This video is worth a serious listen.
I was chatting recently with one of my cousins–a physician–about the effect of placebo pills. It is well known that they have great healing properties. But he told me two things I didn’t know:
First, they work amazingly well even when people know they are taking a placebo! This article goes into great detail on that phenomenon.
The second made me laugh out loud. He said that in some double-blind drug tests, all the participants were warned about possible negative side-effects of the drug, and encouraged to report when they became too uncomfortable for them to bear.
Here’s what happened. Subjects taking placebos bailed out of the studies because of unbearable side-effects at a higher rate than those taking the actual drug being tested! And the side effects were real!
Dangerous things, those placebos!
Are we interesting creatures, or what?!
“Not a single bishop from the established Church of England or the leadership of the major conservative Evangelical churches was represented at the march.”
What would the media do without this word? It is the staple of click-bait.
Here’s what it means.
verb: flaunt; 3rd person present: flaunts; past tense: flaunted; past participle: flaunted; gerund or present participle: flaunting
display (something) ostentatiously, especially in order to provoke envy or admiration or to show defiance.
No synonym works quite as well.
“Show off” sounds silly. “Display ostentatiously” is embarrassing, an offense to good taste. Try this: “Forty-nine-year-old model ostentatiously displays her beach body!” You won’t see that headline. But we are good with “flaunt.”
How did that happen? What does it say about us that we can be drawn to one of the most unattractive vices? But drawn we are.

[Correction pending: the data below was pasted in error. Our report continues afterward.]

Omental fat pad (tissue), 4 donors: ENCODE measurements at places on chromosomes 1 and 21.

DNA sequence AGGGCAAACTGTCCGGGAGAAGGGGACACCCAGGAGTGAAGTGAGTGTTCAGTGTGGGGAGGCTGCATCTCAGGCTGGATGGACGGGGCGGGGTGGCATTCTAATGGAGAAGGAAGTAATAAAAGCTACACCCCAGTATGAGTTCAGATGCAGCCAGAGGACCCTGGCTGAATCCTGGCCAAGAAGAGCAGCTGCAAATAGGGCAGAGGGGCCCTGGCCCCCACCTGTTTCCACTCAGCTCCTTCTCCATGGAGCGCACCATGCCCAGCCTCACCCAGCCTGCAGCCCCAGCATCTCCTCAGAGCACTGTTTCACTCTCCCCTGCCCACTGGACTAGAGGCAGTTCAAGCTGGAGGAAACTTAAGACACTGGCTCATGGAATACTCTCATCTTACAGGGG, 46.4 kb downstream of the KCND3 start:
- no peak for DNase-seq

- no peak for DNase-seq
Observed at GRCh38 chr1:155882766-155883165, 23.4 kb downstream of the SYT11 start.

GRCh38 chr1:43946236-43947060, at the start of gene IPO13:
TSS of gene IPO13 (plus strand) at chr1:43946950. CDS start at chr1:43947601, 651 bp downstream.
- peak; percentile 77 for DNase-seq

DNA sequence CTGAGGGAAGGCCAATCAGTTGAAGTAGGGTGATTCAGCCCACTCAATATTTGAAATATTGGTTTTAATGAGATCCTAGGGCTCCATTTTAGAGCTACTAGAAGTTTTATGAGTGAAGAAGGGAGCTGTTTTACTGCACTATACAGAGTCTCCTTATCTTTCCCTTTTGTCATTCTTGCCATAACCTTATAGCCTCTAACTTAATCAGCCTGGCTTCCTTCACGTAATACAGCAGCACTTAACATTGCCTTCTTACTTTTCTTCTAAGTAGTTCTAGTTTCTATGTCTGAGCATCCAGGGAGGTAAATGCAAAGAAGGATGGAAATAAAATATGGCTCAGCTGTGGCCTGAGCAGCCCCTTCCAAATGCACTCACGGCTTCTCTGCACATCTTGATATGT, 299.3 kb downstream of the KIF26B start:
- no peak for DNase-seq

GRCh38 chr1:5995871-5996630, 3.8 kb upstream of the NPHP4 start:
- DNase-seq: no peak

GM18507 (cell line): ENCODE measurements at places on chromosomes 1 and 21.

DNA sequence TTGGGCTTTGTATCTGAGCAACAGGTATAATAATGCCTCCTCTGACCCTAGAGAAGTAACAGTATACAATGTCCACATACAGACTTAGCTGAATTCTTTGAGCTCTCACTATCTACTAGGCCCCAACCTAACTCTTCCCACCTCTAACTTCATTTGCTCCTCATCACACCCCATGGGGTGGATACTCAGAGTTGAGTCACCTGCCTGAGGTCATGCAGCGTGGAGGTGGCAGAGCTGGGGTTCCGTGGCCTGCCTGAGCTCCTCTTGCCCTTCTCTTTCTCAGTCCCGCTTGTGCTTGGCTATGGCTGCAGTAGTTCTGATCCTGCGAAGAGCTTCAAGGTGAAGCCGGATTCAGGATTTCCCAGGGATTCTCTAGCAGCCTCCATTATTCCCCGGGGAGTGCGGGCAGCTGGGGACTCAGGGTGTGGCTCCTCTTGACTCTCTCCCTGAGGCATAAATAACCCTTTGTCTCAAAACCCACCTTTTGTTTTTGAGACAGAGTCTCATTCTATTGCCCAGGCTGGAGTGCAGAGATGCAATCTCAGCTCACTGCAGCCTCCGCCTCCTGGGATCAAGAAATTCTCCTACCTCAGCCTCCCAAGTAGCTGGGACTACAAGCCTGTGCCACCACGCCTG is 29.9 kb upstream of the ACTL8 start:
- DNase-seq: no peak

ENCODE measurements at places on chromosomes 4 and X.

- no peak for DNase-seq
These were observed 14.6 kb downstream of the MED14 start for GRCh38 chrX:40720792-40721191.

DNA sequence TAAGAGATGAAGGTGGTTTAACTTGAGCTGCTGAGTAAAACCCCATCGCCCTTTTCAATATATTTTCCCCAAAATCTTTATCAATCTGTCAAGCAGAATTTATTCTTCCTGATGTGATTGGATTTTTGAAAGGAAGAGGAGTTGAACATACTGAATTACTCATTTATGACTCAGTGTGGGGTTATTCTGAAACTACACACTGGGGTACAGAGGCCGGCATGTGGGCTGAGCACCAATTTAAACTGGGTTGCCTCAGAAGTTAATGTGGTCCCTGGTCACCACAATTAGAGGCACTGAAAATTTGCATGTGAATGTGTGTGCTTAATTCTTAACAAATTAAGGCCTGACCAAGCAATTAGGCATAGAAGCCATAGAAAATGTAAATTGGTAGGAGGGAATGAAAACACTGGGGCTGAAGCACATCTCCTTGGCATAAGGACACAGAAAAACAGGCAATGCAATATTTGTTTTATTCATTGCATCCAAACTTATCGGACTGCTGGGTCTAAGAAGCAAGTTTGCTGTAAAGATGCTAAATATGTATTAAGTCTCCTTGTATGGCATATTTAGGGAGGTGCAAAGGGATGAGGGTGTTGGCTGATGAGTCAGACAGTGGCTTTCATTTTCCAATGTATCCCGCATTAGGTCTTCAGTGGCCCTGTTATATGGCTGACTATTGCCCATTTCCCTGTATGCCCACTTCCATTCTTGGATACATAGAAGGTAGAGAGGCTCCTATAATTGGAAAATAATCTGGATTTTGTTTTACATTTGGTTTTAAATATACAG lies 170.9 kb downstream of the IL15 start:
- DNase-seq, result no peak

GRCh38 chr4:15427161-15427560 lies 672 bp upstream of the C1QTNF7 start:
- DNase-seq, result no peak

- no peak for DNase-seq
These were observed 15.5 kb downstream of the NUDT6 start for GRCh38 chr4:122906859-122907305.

Our new masters know us better than we know ourselves. They know things we don’t want to admit. They know what works and would not keep doing it if it didn’t pay.
Every time we “click” we are sending them a message: “This is what I want more of.”
There are many views of marriage today. Some have felt compelled to fight for its “true” meaning. The odds of victory on that seem very slim.
Adding the adjective “Christian” shifts the struggle from defining “marriage” to defining “Christian.” There will still be differences of opinion but at least you have some standards to work with: the Bible, history and tradition. This is the same way that a Muslim or a Hindu would approach their definition of marriage.
I’m glad that we have the option of a secular wedding at the court house. Calling that a “civil union” might be more accurate, as it is essentially a business contract, though some folks feel “civil union” is somehow second-class. Fine. If you want to call it a “marriage”, why not? You might say a “legal marriage” or “non-religious marriage” or “state marriage”. Doesn’t really matter. But its not a “Christian” marriage.
For most of church history Christian marriage has been viewed as a sacrament. Like Baptism, it is something that is given or done by the church and received by the couple, a sort of gift as well as a covenant. It is proper for the couple to speak of their marriage in the passive voice: “We were married by Fr. Jones.” And for Fr. Jones to speak of it in the active voice: “I married Bob and Sally.” Swap “baptized” for “married” and you get the idea.